Paul faith, not by works of the law. The

Paul was so strong in his conviction that righteousness
relied solely on having faith in Jesus and trust in God, he had the confidence
to reprimand Peter when they were both in Antioch. Peter had implicitly agreed
with the position of the Judaizers on circumcision to the harm of Gentile
converts. For Peter’s hypocrisy, Paul rebuked him. In essence, the basis of the
rebuke is that adding law to grace is to destroy grace and to make a mockery of
Jesus’ life and death on the cross.                                                                                                                                                Paul’s
argument of justification was that holiness was received by faith, not by works
of the law. The example of Abraham illustrates this point exactly. And thirdly,
the law, which came 430 years after God’s covenant with Abraham, cannot invalidate
the promise. Jesus was not concerned with circumcision in the slightest. This is the heart of this epistle because Paul
clearly sets forth what justification by faith really meant and why it was
true.                                                   Such
vindication of justification by faith raises a problem. “Why then was the law
given at all?” If the same God gave the promise, why would he add the law? Paul
answers this question by rationalizing that the law had a purpose to point out
to the nation of Israel its need for Christ. It was put into place to aid the
people to receive the Spirit of God when they were struggling to do so. One
cannot be spiritual by means of circumcision or just by observing the law,
first of all because no one follows the law in its entirety, and secondly
because God’s blessing cannot be earned, it is a gift. The law would not exist
without the promise. Paul goes on to validate that all believers in Christ are descendants
of Abraham and equal in the eyes of God; there are no categories for
discrimination. He pities those who observe the Sabbath and Day of Atonement before
putting their trust in Jesus, because these acts alone will never be a means of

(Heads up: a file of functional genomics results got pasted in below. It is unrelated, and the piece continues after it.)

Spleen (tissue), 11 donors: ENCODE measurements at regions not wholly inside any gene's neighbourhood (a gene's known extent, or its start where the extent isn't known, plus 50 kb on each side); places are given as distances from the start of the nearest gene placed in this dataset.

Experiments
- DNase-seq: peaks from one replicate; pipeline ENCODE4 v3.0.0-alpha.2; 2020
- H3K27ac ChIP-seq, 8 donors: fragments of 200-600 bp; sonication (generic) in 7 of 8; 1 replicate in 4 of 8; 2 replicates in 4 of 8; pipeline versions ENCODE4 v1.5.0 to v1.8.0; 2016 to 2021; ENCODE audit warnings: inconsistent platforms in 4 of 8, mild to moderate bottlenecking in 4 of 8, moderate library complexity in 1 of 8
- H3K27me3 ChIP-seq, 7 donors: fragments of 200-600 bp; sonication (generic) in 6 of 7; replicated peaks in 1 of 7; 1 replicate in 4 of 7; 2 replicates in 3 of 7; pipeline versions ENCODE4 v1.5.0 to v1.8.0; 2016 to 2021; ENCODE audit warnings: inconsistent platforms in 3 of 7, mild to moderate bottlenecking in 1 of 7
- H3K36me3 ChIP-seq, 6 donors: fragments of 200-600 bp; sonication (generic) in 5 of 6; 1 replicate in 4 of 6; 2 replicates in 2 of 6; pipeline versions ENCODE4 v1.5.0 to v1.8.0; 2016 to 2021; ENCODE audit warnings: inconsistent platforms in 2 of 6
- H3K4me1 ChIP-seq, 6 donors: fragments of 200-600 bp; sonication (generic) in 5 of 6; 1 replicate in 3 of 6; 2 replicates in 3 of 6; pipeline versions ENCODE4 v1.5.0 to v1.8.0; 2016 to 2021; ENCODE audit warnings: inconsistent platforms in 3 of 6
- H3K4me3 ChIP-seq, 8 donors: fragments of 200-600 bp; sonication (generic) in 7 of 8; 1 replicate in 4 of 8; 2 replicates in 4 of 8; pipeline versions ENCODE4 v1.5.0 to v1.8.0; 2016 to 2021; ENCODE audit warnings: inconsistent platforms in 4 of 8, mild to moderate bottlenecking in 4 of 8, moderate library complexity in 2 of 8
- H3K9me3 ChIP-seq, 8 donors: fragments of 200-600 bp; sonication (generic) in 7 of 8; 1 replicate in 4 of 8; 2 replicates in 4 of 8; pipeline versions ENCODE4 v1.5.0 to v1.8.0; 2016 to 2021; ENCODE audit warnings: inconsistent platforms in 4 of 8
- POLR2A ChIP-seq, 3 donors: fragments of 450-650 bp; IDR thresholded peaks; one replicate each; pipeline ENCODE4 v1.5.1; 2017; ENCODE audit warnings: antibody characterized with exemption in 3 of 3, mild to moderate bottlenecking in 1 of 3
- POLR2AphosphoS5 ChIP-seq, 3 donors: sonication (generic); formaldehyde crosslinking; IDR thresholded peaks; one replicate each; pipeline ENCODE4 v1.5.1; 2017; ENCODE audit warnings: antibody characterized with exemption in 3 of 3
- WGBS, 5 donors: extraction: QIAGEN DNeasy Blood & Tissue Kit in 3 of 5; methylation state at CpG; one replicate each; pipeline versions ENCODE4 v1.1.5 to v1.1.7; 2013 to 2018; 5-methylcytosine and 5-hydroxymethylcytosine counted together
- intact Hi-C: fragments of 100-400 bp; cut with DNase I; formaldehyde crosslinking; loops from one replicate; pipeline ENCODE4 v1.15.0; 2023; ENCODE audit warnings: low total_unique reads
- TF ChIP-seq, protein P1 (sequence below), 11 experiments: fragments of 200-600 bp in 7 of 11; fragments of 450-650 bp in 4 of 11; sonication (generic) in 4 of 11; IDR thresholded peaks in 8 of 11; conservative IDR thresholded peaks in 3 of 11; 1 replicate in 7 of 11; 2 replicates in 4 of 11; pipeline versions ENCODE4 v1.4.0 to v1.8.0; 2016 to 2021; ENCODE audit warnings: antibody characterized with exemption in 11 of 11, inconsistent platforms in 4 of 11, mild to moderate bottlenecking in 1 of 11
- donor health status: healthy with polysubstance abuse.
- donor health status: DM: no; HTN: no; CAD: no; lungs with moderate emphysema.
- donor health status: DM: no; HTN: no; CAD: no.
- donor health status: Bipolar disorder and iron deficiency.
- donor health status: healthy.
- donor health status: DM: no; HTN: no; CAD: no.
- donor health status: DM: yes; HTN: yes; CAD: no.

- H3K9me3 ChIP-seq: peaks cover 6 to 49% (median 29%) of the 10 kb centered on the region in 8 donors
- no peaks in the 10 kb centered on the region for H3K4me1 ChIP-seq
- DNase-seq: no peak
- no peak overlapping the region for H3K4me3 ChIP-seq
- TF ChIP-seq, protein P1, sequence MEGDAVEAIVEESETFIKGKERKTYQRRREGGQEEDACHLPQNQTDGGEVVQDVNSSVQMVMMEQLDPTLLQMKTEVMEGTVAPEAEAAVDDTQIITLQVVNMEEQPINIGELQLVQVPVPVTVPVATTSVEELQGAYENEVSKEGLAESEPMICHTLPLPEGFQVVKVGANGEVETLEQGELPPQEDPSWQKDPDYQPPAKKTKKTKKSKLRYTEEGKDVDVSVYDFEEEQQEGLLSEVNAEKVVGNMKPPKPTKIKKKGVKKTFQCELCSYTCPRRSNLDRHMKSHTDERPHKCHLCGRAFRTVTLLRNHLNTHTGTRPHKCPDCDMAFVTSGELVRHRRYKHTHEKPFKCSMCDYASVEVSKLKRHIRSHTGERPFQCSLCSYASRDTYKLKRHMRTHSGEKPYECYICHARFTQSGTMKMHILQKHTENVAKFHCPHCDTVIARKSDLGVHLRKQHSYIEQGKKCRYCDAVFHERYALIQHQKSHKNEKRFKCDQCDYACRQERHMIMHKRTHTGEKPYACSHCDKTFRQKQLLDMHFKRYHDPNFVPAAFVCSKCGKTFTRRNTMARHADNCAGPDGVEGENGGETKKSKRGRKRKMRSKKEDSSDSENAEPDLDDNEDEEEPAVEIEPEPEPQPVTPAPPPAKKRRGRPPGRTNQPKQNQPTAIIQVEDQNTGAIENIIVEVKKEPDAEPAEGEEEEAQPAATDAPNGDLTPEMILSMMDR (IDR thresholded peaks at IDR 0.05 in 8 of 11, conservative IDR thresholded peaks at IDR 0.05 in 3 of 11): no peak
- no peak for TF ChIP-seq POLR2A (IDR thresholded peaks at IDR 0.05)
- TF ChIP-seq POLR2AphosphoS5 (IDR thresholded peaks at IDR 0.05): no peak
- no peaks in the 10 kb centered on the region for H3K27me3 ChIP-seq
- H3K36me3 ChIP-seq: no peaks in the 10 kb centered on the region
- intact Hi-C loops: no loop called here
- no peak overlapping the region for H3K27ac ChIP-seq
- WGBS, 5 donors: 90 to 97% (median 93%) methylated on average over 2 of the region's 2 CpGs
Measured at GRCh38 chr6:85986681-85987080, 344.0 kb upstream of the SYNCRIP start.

sanctification. Paul then ponders why people agreed with him when he preached
the gospel, but not when he speaks truths about the gospel.                                                                                       After demonstrating that
the law enslaved, he points out that the Galatians, too, had experienced
slavery as pagans worshipping false gods. By accepting the Judaizers’ message,
they would simply be replacing one kind of slavery with another. Not only this,
but the outcome that the Judaizers’ message would have on the Galatians was not
only alienating them from Paul, but also robbing them of their joy in Christ. Paul
actually finds circumcision a hindrance to people’s believing in Christ. Paul
concludes his appeal employing Hagar and Sarah as an allegory for slavery and
freedom, respectively.                                                                                                                    Paul
then delves into how faith should manifest in life. At stake especially is
Christian liberty. Paul addresses how enslavement of the law is detrimental to
liberty. He asserts that it enslaves the believer, turns the believer into a
debtor, alienates the believer from Christ causing him to fall from grace, hinders
the progressive sanctification of the Christian, and removes the stigma of the
cross, suggesting that Christ died for nothing. Paul explains that obsession
with the law and circumcision spread due to corrupted teaching with incorrect
information, just like a bad rumor.                                                                                                                                                      On
the other hand, Christian liberty does not give one license to do whatever he
wants. Paul wishes that believers would respect the law by keeping with the
command that sums up its purpose, “Love your neighbor as yourself.” One cannot
attain salvation if he harms other people. Bottom line is the liberty of
justification is the liberty to live for God, not the liberty to sin.